I was standing on a train platform last night and overheard one half of a conversation that goes to show the importance of keeping your data maintained. The conversation centred on a customer who had signed up to receive emails in 2009 but had then opted out in 2010. The person I overheard was talking to a colleague explaining that the customer in question had earlier in the day received a marketing email four years after opting out and quite rightly had complained.
What wasn’t certain was whether the company in question were using a list they had purchased or if it was just an unfortunate error on their part. Either way they have a customer who has raised a complaint against them and would more than likely discuss their annoyance with their friends and colleagues.
All this is born out of a situation that in reality is easily managed. Data captured through email signup or opt in requests is highly valuable and should be treated with care and respect. It allows you to communicate with your customers advising them of offers and promotions to help drive sales and increase turnover and profit.
In reality managing or cleansing your data base is a simple task and should be made part of your weekly/monthly routine. Any un-subscribers should be regularly removed from the send list to avoid any potential problems and as a result allows you the opportunity to get the most from your email campaigns. If your database is managed by an agency or third party then you should ensure they send you a list of both new and unsubscribes each month for your own records and reference.
This also highlights problems that can be caused when you purchase lists from a provider and such lists should come with a health warning. Whilst the majority of companies that sell this type of data are reputable and would not intentionally sell old data there is no precise way of knowing how old the data is or even if the information on the list is relevant to your industry.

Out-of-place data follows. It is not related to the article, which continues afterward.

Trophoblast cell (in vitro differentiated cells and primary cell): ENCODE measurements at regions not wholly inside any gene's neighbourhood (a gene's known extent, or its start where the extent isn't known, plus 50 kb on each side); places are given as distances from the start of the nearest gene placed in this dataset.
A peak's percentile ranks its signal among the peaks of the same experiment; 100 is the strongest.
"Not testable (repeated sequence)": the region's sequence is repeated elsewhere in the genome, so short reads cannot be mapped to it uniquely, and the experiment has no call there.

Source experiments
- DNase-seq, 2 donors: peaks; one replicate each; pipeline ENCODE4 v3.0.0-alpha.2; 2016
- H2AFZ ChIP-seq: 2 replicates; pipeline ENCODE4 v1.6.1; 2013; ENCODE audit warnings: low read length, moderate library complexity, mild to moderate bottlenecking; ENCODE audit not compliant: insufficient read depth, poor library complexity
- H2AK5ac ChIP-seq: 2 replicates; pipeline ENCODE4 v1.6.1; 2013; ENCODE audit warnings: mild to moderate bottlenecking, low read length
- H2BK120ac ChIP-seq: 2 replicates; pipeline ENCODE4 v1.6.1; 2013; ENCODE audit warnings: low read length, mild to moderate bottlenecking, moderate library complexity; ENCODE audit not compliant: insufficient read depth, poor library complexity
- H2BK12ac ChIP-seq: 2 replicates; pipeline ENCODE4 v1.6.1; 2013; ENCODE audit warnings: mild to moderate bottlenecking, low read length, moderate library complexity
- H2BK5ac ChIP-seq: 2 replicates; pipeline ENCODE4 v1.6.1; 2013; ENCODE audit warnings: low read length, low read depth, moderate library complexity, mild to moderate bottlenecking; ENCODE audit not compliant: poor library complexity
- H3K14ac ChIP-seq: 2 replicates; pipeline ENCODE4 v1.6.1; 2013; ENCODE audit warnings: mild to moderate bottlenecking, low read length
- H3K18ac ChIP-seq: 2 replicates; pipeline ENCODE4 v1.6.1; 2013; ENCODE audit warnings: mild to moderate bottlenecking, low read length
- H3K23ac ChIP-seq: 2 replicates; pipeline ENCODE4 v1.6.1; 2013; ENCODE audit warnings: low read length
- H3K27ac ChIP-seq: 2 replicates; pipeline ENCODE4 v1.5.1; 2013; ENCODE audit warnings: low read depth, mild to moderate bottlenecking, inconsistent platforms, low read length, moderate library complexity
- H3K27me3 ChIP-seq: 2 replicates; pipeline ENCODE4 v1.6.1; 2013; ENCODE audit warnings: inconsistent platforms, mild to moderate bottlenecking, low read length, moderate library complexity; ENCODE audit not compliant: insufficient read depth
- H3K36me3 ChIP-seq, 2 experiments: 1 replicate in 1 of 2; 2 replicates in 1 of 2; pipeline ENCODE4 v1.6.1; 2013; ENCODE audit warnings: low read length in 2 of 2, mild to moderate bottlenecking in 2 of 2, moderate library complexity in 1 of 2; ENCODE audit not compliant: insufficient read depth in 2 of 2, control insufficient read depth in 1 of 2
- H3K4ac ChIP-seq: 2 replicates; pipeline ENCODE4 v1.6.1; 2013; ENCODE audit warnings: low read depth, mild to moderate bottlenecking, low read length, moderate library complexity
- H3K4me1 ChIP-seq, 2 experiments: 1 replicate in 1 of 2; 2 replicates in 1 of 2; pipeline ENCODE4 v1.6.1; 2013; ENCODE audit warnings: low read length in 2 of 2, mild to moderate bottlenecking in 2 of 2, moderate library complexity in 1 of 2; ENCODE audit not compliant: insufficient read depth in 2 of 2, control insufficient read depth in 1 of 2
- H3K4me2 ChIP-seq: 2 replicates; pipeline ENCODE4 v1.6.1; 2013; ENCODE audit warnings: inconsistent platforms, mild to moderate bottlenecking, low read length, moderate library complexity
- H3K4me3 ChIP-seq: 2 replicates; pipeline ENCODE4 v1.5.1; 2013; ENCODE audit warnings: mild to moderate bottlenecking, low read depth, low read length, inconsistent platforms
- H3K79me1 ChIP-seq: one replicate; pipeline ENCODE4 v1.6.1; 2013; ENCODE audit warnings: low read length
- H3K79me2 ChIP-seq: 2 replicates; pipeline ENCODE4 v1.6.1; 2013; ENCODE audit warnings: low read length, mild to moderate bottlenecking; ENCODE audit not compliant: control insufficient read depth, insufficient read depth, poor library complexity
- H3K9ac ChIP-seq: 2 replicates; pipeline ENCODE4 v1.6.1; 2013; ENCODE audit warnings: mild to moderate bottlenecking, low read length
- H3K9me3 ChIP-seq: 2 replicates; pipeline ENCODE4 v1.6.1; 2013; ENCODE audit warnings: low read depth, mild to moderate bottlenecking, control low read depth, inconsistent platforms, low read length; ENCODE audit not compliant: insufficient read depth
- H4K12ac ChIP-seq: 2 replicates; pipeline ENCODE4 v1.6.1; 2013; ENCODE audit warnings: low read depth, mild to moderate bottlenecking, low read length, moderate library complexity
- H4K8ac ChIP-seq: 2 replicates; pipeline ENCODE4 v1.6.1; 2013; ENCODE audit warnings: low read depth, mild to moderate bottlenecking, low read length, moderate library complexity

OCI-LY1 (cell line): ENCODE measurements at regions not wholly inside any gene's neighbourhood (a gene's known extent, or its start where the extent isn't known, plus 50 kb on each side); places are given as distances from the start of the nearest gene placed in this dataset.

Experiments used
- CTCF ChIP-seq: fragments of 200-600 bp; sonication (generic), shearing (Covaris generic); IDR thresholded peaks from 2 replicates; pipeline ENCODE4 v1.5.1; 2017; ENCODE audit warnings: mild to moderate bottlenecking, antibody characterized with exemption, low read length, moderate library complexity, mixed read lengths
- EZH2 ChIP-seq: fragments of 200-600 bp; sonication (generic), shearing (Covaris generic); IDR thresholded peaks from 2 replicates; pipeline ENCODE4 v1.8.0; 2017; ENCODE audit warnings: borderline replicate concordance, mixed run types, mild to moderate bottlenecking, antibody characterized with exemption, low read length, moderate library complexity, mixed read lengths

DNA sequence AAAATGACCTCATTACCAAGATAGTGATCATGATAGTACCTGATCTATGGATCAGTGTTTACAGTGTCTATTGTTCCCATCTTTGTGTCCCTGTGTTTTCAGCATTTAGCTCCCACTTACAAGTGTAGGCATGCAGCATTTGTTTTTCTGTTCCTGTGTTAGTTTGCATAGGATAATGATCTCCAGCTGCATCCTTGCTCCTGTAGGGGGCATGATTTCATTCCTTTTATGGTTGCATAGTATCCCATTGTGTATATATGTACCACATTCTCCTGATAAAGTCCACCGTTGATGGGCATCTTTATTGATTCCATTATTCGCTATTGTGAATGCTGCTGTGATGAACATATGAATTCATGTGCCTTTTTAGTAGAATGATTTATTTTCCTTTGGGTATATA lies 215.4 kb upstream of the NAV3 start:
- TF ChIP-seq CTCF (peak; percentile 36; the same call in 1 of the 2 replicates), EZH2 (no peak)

There is a strong possibility that you could be wasting your money not only on the cost of purchasing the data in the first place, but also that a percentage of your emails will never be opened and/or the recipients have long since opted out. Both of these scenarios mean your hard work, time and effort would be wasted and leave you susceptible to complaints.
One thing this overheard conversation has confirmed is the importance of both capturing and managing your own data. You should have an email / newsletter sign up prominently placed on your website and send out marketing / promotional emails at least once a month. When users un-subscribe (as they will from time to time) thank them for signing up in the first place, say you’re sorry their leaving , give them the option to identify why they are opting out and let them know they can sign back up at any time.
Have you purchased marketing list in the past? Did you experience any problems with them?